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Julia A. Schulz

Julia Schulz PDPT20
Predoctoral Fellowship in Pharmacology/Toxicology, 2020 University of Kentucky

Dual PI3K/Akt Inhibition to Overcome Blood-Brain Barrier P-glycoprotein and Breast Cancer Resistance Protein: A New Strategy to Improve Glioblastoma Therapy


Glioblastoma is the most common and most devastating human brain cancer. On average, patients survive for only one year after diagnosis. Therefore, glioblastoma is also called “the terminator.” One reason for the treatment failure of anticancer drugs is the blood-brain barrier that protects the brain by impeding xenobiotic uptake from the blood. To this end, efflux transporters at the blood-brain barrier, such as P-glycoprotein and Breast Cancer Resistance Protein, prevent a myriad of compounds, including anticancer drugs, from entering the brain. Thus far, approaches to deliver anticancer drugs across the blood-brain barrier have been unsuccessful in clinical trials. Therefore, novel therapeutic strategies to overcome the blood-brain barrier to improve glioblastoma treatment are urgently needed. This project hypothesizes that downregulating the efflux transporters P-glycoprotein and Breast Cancer Resistance Protein at the blood-brain barrier through dual PI3K/Akt inhibition opens a “window-in-time” that allows anticancer drugs to enter the brain. This research will determine the mechanism through which PI3K/Akt regulates efflux transporters at the blood-brain barrier. Additionally, this therapeutic approach will be tested in a mouse glioblastoma model. It is expected that PI3K/Akt inhibition will lead to increased anticancer drug brain levels, which will result in reduced tumor size and prolonged survival in a mouse glioblastoma model. This study will serve as a first step toward developing a new therapeutic strategy for glioblastoma and is expected to positively impact the treatment, survival and well-being of glioblastoma patients.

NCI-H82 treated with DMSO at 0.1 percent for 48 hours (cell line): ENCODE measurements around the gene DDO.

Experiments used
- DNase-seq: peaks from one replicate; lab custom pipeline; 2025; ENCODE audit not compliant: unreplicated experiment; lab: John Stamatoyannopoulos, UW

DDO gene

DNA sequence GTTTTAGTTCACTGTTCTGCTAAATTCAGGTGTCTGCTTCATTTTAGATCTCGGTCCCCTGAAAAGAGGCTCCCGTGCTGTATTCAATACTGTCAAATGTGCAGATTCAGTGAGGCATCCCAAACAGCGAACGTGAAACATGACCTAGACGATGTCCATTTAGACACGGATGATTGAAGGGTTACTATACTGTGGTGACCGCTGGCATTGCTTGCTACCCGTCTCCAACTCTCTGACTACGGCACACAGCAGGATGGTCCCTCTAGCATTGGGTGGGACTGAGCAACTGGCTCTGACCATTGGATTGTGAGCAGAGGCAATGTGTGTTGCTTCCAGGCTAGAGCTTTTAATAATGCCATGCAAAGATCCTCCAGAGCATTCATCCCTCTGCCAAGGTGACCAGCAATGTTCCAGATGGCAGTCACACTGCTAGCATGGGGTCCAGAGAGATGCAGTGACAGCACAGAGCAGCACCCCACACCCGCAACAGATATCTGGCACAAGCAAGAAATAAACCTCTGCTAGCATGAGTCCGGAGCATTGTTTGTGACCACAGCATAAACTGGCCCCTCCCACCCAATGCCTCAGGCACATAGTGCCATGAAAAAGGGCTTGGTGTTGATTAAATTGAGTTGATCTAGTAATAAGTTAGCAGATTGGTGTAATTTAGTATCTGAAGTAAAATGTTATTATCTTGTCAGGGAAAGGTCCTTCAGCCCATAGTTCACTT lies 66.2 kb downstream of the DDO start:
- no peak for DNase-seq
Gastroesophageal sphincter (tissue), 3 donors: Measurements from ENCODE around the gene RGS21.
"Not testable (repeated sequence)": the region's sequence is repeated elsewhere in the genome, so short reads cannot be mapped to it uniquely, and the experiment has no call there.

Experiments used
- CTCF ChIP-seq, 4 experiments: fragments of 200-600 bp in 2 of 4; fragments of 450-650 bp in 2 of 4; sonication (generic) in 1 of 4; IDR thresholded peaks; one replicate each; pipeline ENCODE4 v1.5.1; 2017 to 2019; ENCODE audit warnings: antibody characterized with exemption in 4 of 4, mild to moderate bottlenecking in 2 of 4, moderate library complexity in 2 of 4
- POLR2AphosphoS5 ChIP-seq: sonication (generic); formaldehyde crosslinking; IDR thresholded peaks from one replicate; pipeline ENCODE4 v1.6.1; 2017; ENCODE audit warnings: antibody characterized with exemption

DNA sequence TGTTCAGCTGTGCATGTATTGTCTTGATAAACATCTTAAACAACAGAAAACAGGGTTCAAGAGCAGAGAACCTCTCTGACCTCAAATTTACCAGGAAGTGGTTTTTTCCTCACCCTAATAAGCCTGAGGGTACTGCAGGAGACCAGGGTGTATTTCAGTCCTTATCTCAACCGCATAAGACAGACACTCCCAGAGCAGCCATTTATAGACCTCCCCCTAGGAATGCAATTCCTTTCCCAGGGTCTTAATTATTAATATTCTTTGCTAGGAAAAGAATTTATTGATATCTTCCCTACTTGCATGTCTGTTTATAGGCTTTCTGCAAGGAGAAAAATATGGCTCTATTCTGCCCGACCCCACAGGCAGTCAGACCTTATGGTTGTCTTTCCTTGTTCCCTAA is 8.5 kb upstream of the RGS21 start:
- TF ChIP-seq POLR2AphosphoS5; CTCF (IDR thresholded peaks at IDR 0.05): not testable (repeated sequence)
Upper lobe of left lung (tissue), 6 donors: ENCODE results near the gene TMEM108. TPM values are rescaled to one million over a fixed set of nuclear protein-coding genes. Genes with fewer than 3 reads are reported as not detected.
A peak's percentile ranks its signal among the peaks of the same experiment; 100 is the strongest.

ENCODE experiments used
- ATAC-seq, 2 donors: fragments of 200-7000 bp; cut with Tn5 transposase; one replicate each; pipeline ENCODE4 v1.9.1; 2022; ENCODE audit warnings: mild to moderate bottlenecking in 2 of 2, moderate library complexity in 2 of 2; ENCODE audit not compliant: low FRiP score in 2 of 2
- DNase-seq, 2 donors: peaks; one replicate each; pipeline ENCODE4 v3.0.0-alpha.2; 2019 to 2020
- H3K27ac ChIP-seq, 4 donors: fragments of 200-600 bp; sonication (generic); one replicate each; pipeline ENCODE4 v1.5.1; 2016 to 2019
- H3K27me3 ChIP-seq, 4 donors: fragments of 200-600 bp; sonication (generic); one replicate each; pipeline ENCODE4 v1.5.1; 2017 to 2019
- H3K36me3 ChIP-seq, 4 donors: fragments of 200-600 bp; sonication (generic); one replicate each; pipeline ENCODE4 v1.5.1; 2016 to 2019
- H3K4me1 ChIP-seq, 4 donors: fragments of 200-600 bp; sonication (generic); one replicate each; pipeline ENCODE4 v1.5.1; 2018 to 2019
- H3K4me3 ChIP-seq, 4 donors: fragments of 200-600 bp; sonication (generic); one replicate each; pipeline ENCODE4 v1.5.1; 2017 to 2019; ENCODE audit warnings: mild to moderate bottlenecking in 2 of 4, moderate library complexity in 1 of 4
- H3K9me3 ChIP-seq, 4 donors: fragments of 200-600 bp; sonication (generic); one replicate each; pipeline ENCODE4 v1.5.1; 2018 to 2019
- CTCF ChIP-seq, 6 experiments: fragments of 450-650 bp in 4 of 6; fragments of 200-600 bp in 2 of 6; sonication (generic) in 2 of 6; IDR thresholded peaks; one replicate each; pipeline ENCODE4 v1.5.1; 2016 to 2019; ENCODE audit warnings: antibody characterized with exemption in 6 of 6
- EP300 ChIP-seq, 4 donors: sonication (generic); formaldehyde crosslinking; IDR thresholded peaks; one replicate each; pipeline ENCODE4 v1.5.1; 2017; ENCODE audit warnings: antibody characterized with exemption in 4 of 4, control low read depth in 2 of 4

Receiving a PhRMA Foundation Predoctoral Fellowship in Pharmacology/Toxicology is a great honor. In addition to allowing me to pursue my research project on anticancer drug delivery to the brain, this fellowship has helped propel my research career forward and made me more competitive in the job market. I am very grateful for this opportunity. Thank you, PhRMA Foundation, for supporting early-career scientists, particularly graduate students like me, launching their careers!

Julia A. Schulz

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